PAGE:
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Yet we are told about these "advanced" Pleiadeans. My goodness, but they evolved quickly! And AFAIK there has never been found a planet around any one of these stars. So where again did these advanced Pleiadeans come from again?
Fortunately, the trusty telescope tells astronomers all they need to know about the age of stars. Essentially, astronomers determine the age of stars by observing their spectrum, luminosity and motion through space. They use this information to get a star’s profile, and then they compare the star to models that show what stars should look like at various points of their evolution. From this, they can determine how old a star is, and how much longer it has to live. This method of determining star age can inaccurate because it relies on the accuracy of the models.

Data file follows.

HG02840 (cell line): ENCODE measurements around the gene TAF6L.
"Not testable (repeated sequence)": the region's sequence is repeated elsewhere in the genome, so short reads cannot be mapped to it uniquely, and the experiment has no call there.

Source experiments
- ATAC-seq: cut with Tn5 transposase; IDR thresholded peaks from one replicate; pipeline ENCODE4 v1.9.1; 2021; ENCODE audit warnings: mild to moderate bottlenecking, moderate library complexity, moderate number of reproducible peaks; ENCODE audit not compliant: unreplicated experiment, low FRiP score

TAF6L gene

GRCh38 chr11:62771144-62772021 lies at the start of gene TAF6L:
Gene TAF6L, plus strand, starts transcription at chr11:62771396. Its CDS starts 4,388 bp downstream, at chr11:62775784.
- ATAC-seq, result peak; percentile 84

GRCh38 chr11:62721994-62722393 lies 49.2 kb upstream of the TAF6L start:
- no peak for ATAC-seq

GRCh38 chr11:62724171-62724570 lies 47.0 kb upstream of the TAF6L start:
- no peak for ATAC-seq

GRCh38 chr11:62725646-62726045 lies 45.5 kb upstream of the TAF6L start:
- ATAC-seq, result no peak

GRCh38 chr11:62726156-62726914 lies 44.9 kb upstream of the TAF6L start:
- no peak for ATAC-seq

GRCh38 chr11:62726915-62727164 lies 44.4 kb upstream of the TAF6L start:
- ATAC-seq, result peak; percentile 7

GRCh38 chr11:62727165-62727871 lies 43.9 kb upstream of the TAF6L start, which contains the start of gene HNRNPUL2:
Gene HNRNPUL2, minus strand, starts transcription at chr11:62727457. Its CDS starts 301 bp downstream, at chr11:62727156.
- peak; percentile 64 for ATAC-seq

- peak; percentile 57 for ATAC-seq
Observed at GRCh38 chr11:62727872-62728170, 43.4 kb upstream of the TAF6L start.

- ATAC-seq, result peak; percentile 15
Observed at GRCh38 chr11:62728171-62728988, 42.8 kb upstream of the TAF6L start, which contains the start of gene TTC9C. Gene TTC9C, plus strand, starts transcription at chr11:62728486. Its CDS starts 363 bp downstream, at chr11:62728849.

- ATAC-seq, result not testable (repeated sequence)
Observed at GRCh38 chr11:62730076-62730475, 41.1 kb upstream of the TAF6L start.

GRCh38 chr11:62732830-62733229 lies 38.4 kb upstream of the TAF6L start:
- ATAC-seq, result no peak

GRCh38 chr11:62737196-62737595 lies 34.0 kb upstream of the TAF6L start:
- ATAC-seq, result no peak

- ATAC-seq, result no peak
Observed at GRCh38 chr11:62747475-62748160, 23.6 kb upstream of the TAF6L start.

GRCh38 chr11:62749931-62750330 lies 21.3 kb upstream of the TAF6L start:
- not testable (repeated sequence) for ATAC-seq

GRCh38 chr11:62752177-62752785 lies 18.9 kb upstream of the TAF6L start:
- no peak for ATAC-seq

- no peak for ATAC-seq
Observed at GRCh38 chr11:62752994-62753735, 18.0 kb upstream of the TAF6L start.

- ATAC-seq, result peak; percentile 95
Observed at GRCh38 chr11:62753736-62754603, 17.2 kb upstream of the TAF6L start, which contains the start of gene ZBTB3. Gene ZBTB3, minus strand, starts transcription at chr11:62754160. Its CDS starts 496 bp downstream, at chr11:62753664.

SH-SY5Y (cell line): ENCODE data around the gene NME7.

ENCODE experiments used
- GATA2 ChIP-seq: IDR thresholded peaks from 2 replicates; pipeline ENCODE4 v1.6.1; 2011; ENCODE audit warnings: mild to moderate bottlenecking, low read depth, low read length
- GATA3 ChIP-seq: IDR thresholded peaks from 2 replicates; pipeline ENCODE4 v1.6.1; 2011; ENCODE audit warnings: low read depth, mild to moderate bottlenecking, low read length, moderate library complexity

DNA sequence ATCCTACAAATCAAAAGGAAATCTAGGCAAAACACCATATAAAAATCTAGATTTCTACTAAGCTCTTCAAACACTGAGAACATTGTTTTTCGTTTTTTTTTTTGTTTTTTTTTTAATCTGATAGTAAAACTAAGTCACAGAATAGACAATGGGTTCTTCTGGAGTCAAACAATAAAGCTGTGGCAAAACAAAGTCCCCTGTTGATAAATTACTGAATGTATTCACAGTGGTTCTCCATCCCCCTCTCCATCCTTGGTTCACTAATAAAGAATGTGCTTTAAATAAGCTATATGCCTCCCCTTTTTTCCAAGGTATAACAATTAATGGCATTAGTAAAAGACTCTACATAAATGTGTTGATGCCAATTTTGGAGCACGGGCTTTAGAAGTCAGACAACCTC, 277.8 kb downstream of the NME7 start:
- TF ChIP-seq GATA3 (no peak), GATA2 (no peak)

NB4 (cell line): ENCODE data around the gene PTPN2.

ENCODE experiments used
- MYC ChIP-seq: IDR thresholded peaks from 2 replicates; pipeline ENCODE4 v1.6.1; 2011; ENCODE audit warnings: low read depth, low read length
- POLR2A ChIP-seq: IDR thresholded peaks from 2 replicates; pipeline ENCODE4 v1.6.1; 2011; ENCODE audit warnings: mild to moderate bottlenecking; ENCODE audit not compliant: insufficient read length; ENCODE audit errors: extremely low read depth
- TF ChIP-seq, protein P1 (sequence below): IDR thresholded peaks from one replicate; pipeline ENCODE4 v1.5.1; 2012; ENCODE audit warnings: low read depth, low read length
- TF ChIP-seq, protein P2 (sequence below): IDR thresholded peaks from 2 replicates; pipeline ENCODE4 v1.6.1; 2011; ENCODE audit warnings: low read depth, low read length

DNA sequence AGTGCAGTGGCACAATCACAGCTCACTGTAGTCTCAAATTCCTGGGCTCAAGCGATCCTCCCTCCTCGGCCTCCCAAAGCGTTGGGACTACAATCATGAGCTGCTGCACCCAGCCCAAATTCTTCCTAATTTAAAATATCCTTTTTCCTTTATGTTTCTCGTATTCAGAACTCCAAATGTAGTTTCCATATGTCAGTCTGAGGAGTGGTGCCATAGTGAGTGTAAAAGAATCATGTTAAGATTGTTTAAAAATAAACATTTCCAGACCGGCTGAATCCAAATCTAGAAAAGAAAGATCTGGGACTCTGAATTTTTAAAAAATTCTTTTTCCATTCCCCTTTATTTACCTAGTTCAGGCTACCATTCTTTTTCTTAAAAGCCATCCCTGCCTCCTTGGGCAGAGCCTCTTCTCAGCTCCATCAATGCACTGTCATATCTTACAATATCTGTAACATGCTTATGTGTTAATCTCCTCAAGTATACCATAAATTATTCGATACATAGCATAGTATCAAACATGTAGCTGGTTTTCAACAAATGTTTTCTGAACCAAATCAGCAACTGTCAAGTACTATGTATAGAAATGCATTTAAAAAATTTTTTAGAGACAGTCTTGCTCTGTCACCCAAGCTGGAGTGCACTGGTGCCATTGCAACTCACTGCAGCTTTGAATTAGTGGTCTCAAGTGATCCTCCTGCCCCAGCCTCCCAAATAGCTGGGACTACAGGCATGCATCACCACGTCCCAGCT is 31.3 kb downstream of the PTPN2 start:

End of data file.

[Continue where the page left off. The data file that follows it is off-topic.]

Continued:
There’s a new technique that was recently developed called gyrochronology, and it’s based on the rotational speed of a star. The speed that a star rotates is steadily changing throughout its life, and it’s dependent on the star’s age and color. If you know a star’s color and rotational speed, you can calculate its age to within an uncertainty of 15%.